MRS WILLY NILLY:
From Manchester House, Llareggub. Sole Prop: Mr Mog Edwards (late of Twll), Linendraper, Haberdasher, Master Tailor, Costumier. For West End Negligee, Lingerie, Teagowns, Evening Dress, Trousseaux, Layettes. Also Ready to Wear for All Occasions. Economical Outfitting for Agricultural Employment Our Speciality, Wardrobes Bought. Among Our Satisfied Customers Ministers of Religion and J .P's. Fittings by Appointment. Advertising Weekly in the Twll Bugle. Beloved Myfanwy Price my Bride in Heaven,
I love you until Death do us part and then we shall be together for ever and ever. A new parcel of ribbons has come from Carmarthen to-day, all the colours in the rainbow. I wish I could tie a ribbon in your hair a white one but it cannot be. I dreamed last night you were all dripping wet and you sat on my lap as the Reverend Jenkins went down the street. I see you got a mermaid in your lap he said and he lifted his hat. He is a proper Christian. Not like Cherry Owen who said you should have thrown her back he said. Business is very poorly. Polly Garter bought two garters with roses but she never got stockings so what is the use I say. Mr Waldo tried to sell me a woman's nightie outsize he said he found it and we know where. I sold a packet of pins to Tom the Sailors to pick his teeth. If this goes on I shall be in the workhouse. My heart is in your bosom and yours is in mine. God be with you always Myfanwy Price and keep you lovely for me in His Heavenly Mansion. I must stop now and remain, Your Eternal, Mog Edwards.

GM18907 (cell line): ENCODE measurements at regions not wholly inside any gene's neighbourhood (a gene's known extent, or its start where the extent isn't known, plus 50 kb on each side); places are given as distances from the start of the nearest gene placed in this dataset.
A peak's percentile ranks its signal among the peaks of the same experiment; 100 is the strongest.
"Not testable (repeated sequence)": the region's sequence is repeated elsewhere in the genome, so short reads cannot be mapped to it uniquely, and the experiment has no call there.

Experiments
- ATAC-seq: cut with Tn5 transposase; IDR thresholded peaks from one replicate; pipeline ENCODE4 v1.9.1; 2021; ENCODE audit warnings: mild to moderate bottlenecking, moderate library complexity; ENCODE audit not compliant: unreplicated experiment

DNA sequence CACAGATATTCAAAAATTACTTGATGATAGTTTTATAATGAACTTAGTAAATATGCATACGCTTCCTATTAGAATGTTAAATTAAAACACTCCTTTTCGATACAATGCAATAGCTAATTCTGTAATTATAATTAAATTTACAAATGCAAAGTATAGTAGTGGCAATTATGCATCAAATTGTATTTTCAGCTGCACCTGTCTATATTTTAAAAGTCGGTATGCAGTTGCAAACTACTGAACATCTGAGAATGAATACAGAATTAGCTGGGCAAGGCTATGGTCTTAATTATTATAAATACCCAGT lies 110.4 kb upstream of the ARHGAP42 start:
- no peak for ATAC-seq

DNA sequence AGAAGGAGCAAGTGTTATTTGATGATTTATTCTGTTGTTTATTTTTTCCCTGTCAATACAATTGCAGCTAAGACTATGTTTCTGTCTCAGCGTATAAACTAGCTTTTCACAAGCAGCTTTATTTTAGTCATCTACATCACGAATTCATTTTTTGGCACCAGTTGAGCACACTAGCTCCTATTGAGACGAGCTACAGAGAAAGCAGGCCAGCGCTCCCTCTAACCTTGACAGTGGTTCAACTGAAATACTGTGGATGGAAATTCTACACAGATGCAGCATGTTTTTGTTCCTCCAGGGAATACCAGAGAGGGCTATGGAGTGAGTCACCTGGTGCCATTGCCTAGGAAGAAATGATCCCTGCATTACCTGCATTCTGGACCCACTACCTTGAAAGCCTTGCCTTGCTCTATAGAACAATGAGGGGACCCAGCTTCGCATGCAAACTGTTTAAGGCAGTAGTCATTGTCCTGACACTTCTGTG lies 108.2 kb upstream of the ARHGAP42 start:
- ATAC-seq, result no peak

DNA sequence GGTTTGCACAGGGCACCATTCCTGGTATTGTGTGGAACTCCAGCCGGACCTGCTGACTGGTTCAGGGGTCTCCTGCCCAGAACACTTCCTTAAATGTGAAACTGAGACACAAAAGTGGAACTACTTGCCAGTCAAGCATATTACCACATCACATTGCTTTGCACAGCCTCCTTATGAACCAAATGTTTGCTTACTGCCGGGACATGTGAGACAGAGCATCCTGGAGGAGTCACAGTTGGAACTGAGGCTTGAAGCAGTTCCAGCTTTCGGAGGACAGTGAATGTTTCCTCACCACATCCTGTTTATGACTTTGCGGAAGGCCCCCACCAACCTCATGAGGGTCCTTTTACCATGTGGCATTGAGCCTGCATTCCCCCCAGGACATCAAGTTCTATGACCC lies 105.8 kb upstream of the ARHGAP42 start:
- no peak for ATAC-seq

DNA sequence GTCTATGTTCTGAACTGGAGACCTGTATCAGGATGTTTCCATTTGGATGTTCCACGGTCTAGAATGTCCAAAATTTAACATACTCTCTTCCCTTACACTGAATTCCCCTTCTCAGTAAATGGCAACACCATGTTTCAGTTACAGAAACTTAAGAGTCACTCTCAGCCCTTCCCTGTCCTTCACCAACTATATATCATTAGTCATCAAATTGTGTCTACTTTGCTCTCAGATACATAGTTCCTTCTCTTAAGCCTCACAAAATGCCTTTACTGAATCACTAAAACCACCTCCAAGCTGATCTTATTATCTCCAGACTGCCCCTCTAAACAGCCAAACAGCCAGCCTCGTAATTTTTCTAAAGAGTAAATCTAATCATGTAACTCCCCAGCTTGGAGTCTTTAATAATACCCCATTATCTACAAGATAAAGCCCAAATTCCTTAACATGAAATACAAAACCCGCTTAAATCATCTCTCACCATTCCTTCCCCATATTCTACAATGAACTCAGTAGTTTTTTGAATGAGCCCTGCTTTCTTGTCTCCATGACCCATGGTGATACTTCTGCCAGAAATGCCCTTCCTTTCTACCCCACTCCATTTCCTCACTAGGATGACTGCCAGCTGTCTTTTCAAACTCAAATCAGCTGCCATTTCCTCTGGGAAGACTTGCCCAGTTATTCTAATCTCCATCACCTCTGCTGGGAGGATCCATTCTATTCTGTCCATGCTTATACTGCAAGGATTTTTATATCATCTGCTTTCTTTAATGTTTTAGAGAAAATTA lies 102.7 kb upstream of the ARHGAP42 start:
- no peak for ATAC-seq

observations: Another visit to Llareggub and Under Milk Wood.
Mog Edwards is “a draper mad with love”. This play is full of amazing, lyrical, musical descriptions and lists of items and he tells us that he loves Miss Price
more than all the flannelette and calico, candlewick, dimity, crash and merino, tussore, cretonne, crepon, muslin, poplin, ticking and twill in the whole Cloth Hall of the world.He is doing better than Mr Pugh, the Dr Crippen of Llareggub, who has bought a book called Lives of the Great Poisoners and reads it while dining with his wife, telling her it is Lives of the Great Saints.
Links on the blog: Earlier posts on the play give more details. The description is something like the shop Joyce’s Leopold Bloom liked in Ulysses.
The picture is of a similar shop in Builth Wells, and comes – as did a previous photo for an Under Milk Wood post - from the National Library of Wales. A letter comes for Mrs Ogmore-Pritchard ‘all the way from Builth Wells’ in the play.